Investigators presented a rare case study describing the coexistence of medullary thyroid carcinoma (MTC) and malignant skin melanoma within a single patient’s thyroid following a total thyroidectomy, according to Clinical Case Reports. The tumors were separated within the thyroid with no shared anatomy.
Upon microscopic evaluation, one tumor was a multinodular goiter, while the other contained prominently black-pigmented, epithelioid cells. The patient was a 68-year-old Lebanese woman who had reactive and/or metastatic lymph nodes and a benign chest hemangioma. Investigative imaging and examination of the patient’s skin negated the presence of any possible primary site of the metastasized melanoma.
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Following reverse transcription-polymerase chain reaction analysis, the patient was negative for any BRAF gene mutations, which is a common occurrence in aggressive cases of melanoma, according to the authors. This caused a diagnostic dilemma in attempting to determine the origin of the melanoma as no primary site of origin was identifiable.
Immunohistochemistry profiling revealed that the multinodular goiter was consistent with MTC with positivity for synaptophysin, TTF-1, and calcitonin with a low signal (5%) for Ki-67 proliferation. The suspected malignant melanoma nodule showed around 15% focal staining for Ki-67 proliferation along with S100, Melan A, and HMB-45.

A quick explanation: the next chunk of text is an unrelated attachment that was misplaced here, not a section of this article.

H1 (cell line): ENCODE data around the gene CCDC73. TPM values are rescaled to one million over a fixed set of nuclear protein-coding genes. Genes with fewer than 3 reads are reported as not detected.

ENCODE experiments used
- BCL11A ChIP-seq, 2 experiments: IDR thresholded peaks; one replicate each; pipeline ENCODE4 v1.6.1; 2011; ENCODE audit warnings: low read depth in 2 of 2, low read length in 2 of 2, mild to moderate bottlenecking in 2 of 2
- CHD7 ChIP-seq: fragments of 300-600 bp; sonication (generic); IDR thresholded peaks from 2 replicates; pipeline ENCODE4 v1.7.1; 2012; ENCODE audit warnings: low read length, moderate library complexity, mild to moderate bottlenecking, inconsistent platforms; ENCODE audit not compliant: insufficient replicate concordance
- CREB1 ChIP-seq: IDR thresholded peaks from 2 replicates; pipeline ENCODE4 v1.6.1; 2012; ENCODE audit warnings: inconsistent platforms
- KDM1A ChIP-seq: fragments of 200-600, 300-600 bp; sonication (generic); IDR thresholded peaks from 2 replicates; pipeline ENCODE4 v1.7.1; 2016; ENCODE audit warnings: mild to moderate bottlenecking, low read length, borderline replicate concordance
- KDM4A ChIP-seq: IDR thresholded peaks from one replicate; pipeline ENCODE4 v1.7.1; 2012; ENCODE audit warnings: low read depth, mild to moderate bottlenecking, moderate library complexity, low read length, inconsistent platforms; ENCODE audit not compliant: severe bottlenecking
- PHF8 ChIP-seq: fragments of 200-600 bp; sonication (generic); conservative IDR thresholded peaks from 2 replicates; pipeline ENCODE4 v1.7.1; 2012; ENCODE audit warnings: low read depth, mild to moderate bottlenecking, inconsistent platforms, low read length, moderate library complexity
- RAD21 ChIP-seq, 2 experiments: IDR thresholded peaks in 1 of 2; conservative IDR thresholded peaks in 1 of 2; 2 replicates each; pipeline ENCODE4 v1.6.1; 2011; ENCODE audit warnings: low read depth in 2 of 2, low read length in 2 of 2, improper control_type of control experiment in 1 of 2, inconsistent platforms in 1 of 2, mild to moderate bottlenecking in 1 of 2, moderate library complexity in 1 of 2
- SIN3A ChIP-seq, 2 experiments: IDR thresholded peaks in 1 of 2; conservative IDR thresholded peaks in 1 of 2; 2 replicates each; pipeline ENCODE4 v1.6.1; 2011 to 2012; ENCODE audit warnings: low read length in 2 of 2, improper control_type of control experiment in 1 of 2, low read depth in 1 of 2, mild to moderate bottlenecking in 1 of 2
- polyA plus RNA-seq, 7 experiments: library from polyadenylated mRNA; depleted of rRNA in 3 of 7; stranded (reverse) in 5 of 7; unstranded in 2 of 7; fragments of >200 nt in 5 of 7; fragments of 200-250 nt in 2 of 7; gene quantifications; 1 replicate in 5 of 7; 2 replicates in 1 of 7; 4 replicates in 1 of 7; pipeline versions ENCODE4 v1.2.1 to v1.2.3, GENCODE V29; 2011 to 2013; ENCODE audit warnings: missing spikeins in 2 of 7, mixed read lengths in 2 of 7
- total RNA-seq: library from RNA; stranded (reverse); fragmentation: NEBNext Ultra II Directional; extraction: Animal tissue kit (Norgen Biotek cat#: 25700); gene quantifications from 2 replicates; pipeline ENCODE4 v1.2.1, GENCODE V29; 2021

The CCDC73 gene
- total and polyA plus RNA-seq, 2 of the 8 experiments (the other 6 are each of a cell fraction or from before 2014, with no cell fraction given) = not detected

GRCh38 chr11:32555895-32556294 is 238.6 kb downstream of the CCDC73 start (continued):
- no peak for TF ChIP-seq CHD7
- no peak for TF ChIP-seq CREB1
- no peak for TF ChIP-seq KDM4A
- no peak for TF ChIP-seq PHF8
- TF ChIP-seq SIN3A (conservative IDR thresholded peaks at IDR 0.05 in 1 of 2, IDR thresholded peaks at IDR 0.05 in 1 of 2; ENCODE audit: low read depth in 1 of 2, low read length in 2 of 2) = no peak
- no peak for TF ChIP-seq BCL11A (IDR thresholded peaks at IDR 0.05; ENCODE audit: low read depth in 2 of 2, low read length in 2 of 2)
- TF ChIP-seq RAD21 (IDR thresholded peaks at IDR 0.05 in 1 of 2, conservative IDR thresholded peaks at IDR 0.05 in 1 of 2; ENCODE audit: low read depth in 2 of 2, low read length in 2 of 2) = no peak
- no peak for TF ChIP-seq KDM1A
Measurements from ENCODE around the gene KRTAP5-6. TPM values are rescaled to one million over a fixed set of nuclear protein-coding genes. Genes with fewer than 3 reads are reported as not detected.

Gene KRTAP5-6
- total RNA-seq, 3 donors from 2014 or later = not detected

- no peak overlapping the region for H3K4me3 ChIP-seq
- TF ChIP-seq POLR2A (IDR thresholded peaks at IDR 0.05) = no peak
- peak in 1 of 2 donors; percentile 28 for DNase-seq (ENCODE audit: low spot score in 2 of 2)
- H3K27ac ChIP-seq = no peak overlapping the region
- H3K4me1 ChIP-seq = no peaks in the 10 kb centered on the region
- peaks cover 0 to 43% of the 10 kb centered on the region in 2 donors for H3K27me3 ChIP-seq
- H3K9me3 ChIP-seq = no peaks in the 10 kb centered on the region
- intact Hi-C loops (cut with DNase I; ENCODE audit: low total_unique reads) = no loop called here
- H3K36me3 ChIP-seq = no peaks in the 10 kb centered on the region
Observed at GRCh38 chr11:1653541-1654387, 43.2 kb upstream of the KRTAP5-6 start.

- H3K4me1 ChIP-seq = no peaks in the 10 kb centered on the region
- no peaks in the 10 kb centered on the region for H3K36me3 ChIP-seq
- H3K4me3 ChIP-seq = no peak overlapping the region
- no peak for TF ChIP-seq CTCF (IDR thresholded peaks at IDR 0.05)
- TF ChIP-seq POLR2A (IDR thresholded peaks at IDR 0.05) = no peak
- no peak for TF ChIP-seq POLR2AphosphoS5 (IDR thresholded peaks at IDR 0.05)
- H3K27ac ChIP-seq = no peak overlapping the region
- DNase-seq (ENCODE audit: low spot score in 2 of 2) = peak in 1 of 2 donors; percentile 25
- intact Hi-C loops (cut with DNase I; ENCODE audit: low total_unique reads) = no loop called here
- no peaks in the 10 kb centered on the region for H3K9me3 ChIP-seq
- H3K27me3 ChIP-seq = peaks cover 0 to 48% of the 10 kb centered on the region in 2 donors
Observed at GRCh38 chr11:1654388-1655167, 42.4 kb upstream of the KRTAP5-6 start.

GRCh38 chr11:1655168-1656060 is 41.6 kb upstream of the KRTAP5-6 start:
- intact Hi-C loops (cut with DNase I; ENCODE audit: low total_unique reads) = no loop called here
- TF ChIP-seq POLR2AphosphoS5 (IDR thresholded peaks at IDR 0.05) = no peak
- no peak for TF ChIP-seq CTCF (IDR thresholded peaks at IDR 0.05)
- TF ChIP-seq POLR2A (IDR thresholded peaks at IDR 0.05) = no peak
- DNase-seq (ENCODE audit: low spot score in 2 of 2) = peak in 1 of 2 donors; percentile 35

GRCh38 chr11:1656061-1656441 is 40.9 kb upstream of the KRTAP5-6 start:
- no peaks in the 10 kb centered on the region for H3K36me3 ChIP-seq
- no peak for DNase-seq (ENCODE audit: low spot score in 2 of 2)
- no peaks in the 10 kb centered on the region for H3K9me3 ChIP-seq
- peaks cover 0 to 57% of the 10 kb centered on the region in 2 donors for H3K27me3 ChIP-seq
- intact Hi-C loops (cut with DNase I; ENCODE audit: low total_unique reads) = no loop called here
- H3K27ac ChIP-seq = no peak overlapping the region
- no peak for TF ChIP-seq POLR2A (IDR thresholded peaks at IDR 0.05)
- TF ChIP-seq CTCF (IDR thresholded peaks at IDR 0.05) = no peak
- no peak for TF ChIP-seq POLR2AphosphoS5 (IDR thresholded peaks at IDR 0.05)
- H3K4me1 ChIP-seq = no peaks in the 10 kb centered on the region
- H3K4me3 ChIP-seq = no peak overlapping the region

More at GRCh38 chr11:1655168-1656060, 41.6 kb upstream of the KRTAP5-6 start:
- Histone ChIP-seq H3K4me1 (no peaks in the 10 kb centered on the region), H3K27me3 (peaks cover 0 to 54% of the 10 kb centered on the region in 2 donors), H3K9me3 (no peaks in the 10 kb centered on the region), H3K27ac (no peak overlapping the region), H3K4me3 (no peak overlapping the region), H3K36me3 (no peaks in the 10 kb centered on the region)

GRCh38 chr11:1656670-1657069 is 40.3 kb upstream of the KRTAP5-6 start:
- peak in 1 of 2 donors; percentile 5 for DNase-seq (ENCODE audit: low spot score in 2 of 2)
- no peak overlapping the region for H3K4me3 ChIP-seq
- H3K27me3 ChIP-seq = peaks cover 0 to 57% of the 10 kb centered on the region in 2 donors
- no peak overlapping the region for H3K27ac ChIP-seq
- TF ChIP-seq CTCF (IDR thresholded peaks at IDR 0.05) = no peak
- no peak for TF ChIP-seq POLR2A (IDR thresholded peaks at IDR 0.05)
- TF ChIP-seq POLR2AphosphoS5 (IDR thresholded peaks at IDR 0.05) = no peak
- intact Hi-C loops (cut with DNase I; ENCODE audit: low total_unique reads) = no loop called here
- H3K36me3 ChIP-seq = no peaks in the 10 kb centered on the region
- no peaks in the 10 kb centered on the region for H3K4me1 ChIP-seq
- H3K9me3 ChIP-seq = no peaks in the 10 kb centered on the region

Repeated epigenetic DNA methylation analyses classified the latter tumor as a skin cutaneous melanoma without a primary site of origin. The investigators could not classify the multinodular tumor using DNA methylation profiling because the EPICUP database did not include rare MTC tumor types among the 38 tumors listed.
This study was the first to utilize epigenetic DNA methylation profiling along with microscopy to determine the origin of the 2 neoplasms, the authors said. “To the best of our knowledge, similar to our work only two prior studies have reported the coexistence of melanoma with MTC with no other primary,” they wrote. However, neither of these studies performed detailed molecular investigation.
The authors strongly emphasized the clinical importance of performing a detailed molecular analysis using immunohistochemistry, genetic testing, and DNA methylation profiling to thoroughly investigate the tumor type and site of origin. Therefore, doctors confronted with rare cases such as this could more accurately prescribe the best tumor-type specific therapy which would improve the patient’s chance of survival. In this case, the patient received treatment with nivolumab and successfully maintained a relapse-free clinical status for at least 18 months post-thyroidectomy.
Al‐Harake A, Dandache I, Moukadem H, et al. Malignant carcinoma and skin melanoma neoplasms concomitantly in the thyroid. Clin Case Rep. 2021; 9(9):e04790. doi:10.1002/ccr3.4790